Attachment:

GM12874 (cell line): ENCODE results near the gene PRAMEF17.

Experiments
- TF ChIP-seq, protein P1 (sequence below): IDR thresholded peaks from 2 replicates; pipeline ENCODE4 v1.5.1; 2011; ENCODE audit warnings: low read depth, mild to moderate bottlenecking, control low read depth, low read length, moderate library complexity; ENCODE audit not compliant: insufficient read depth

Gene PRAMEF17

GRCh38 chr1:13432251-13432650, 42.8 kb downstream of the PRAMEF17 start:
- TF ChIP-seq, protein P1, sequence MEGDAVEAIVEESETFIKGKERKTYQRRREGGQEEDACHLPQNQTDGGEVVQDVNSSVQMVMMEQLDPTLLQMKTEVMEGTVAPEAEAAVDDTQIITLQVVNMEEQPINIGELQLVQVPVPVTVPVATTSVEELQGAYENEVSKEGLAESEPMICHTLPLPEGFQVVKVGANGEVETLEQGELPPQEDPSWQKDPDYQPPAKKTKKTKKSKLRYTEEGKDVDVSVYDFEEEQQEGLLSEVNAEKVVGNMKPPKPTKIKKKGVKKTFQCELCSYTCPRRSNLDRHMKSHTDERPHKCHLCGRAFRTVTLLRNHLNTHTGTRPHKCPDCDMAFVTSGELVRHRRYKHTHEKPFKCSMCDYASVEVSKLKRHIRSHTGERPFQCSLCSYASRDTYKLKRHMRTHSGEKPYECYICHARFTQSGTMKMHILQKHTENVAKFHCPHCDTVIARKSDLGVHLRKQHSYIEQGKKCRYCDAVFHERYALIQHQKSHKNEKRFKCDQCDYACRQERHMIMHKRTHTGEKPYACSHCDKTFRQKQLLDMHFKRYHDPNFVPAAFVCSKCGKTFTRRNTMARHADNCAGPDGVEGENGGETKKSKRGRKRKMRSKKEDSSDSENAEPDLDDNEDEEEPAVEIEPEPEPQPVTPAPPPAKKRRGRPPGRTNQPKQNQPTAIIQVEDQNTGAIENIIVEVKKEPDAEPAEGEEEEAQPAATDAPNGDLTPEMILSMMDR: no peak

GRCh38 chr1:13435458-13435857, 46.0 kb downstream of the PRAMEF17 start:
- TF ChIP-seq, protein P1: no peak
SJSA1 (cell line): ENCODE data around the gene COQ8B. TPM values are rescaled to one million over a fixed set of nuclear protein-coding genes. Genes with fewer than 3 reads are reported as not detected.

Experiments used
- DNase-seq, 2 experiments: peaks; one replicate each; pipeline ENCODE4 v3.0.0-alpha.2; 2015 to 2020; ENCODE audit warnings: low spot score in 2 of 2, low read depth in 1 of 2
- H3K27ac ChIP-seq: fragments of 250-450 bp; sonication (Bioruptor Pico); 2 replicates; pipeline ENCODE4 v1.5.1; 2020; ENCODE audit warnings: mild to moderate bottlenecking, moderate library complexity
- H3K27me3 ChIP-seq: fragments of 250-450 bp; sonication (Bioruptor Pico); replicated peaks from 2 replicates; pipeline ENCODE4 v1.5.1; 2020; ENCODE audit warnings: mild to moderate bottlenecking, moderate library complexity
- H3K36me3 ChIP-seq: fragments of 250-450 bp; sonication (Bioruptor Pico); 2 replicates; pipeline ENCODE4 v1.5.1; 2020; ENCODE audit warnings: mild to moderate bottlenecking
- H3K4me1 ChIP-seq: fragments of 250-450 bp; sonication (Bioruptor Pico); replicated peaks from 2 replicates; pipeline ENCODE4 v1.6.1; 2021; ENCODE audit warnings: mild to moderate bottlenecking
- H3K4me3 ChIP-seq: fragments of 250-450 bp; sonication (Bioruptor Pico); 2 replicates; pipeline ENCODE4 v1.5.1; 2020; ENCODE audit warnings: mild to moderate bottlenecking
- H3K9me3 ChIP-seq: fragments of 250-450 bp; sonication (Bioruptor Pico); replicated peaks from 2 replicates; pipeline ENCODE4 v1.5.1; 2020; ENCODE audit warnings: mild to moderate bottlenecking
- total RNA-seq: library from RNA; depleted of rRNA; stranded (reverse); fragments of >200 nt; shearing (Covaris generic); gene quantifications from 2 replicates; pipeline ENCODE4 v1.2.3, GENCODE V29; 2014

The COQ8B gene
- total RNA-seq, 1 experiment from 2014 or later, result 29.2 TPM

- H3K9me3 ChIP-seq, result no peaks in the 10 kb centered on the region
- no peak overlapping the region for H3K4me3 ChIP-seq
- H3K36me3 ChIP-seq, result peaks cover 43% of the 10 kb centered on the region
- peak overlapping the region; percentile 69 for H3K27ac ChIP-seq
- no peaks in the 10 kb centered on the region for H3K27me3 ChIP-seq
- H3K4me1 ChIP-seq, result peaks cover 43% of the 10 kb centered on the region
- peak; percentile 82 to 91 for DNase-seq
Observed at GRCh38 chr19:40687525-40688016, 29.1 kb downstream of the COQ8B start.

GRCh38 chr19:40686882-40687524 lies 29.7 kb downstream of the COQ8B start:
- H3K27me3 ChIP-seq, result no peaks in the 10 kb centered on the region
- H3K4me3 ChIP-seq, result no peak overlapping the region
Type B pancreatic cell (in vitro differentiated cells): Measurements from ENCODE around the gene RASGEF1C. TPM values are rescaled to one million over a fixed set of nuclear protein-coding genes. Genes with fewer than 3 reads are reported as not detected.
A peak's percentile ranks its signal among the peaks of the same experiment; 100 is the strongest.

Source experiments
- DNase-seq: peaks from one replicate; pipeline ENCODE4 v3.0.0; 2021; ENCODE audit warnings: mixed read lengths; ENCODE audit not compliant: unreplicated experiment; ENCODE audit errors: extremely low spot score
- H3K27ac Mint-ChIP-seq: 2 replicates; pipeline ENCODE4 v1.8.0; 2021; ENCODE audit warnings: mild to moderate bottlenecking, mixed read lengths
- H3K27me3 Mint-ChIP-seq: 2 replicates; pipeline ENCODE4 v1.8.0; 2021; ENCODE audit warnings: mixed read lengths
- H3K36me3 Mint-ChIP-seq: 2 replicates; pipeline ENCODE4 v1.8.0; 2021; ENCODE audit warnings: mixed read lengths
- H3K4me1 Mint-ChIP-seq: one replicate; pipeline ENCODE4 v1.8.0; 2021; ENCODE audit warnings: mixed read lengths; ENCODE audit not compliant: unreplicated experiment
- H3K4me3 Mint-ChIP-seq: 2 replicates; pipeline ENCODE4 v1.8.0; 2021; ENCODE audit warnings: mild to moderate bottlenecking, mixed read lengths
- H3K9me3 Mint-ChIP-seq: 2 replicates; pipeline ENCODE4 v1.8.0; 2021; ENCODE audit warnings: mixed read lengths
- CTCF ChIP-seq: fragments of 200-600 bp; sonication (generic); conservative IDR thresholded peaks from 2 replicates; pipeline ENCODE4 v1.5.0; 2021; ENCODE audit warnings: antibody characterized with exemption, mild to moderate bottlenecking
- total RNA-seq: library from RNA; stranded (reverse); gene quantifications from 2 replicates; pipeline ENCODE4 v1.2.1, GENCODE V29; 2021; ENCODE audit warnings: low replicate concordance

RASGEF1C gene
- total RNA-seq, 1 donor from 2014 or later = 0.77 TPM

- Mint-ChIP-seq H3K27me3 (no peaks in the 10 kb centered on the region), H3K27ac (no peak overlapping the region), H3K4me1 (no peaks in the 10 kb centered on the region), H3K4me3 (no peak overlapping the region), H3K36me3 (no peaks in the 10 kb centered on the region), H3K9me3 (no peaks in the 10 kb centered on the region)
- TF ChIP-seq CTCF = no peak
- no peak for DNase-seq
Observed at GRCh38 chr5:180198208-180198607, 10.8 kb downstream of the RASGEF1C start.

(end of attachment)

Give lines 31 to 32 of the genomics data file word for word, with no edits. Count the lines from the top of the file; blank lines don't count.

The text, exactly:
- H3K4me3 ChIP-seq, result no peak overlapping the region
Type B pancreatic cell (in vitro differentiated cells): Measurements from ENCODE around the gene RASGEF1C. TPM values are rescaled to one million over a fixed set of nuclear protein-coding genes. Genes with fewer than 3 reads are reported as not detected.